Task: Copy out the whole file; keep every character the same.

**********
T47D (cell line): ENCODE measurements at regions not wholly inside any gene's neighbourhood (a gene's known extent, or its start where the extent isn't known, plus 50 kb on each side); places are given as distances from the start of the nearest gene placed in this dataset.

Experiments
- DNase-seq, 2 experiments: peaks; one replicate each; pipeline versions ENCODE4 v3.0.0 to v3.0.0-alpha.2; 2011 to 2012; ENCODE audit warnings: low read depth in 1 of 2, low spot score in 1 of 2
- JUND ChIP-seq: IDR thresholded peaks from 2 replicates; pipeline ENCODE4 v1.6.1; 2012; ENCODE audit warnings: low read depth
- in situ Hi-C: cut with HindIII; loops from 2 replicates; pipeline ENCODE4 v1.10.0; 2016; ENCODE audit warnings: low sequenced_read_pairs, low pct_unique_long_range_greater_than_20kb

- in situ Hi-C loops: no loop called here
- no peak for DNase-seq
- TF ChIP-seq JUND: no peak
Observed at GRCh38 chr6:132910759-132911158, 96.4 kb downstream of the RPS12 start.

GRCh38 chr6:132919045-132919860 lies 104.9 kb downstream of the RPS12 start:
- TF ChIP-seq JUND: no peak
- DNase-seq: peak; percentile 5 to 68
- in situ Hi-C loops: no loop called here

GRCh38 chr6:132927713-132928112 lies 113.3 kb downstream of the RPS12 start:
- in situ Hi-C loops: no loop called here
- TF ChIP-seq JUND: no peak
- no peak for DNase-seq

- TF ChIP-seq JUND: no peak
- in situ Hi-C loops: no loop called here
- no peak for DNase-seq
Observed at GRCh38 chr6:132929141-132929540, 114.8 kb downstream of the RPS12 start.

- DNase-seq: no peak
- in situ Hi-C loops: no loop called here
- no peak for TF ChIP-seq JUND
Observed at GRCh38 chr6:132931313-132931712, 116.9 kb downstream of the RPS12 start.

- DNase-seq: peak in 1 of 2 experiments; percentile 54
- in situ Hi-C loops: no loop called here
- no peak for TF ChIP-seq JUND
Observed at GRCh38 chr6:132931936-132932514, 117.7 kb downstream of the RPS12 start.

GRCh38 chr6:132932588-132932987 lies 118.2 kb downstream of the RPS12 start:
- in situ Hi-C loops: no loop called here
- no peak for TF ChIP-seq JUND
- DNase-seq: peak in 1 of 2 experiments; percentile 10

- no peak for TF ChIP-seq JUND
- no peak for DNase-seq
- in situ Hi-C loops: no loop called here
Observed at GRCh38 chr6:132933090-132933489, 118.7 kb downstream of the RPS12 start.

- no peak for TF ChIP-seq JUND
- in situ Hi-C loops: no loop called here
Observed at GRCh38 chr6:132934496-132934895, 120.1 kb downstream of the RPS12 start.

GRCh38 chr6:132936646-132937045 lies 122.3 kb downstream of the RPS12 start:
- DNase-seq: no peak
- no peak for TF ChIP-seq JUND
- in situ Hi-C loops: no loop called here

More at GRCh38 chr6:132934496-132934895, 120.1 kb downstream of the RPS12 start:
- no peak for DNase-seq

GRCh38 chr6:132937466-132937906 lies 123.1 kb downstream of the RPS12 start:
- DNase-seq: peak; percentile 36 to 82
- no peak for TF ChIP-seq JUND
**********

T47D (cell line): ENCODE measurements at regions not wholly inside any gene's neighbourhood (a gene's known extent, or its start where the extent isn't known, plus 50 kb on each side); places are given as distances from the start of the nearest gene placed in this dataset.

Experiments
- DNase-seq, 2 experiments: peaks; one replicate each; pipeline versions ENCODE4 v3.0.0 to v3.0.0-alpha.2; 2011 to 2012; ENCODE audit warnings: low read depth in 1 of 2, low spot score in 1 of 2
- JUND ChIP-seq: IDR thresholded peaks from 2 replicates; pipeline ENCODE4 v1.6.1; 2012; ENCODE audit warnings: low read depth
- in situ Hi-C: cut with HindIII; loops from 2 replicates; pipeline ENCODE4 v1.10.0; 2016; ENCODE audit warnings: low sequenced_read_pairs, low pct_unique_long_range_greater_than_20kb

- in situ Hi-C loops: no loop called here
- no peak for DNase-seq
- TF ChIP-seq JUND: no peak
Observed at GRCh38 chr6:132910759-132911158, 96.4 kb downstream of the RPS12 start.

GRCh38 chr6:132919045-132919860 lies 104.9 kb downstream of the RPS12 start:
- TF ChIP-seq JUND: no peak
- DNase-seq: peak; percentile 5 to 68
- in situ Hi-C loops: no loop called here

GRCh38 chr6:132927713-132928112 lies 113.3 kb downstream of the RPS12 start:
- in situ Hi-C loops: no loop called here
- TF ChIP-seq JUND: no peak
- no peak for DNase-seq

- TF ChIP-seq JUND: no peak
- in situ Hi-C loops: no loop called here
- no peak for DNase-seq
Observed at GRCh38 chr6:132929141-132929540, 114.8 kb downstream of the RPS12 start.

- DNase-seq: no peak
- in situ Hi-C loops: no loop called here
- no peak for TF ChIP-seq JUND
Observed at GRCh38 chr6:132931313-132931712, 116.9 kb downstream of the RPS12 start.

- DNase-seq: peak in 1 of 2 experiments; percentile 54
- in situ Hi-C loops: no loop called here
- no peak for TF ChIP-seq JUND
Observed at GRCh38 chr6:132931936-132932514, 117.7 kb downstream of the RPS12 start.

GRCh38 chr6:132932588-132932987 lies 118.2 kb downstream of the RPS12 start:
- in situ Hi-C loops: no loop called here
- no peak for TF ChIP-seq JUND
- DNase-seq: peak in 1 of 2 experiments; percentile 10

- no peak for TF ChIP-seq JUND
- no peak for DNase-seq
- in situ Hi-C loops: no loop called here
Observed at GRCh38 chr6:132933090-132933489, 118.7 kb downstream of the RPS12 start.

- no peak for TF ChIP-seq JUND
- in situ Hi-C loops: no loop called here
Observed at GRCh38 chr6:132934496-132934895, 120.1 kb downstream of the RPS12 start.

GRCh38 chr6:132936646-132937045 lies 122.3 kb downstream of the RPS12 start:
- DNase-seq: no peak
- no peak for TF ChIP-seq JUND
- in situ Hi-C loops: no loop called here

More at GRCh38 chr6:132934496-132934895, 120.1 kb downstream of the RPS12 start:
- no peak for DNase-seq

GRCh38 chr6:132937466-132937906 lies 123.1 kb downstream of the RPS12 start:
- DNase-seq: peak; percentile 36 to 82
- no peak for TF ChIP-seq JUND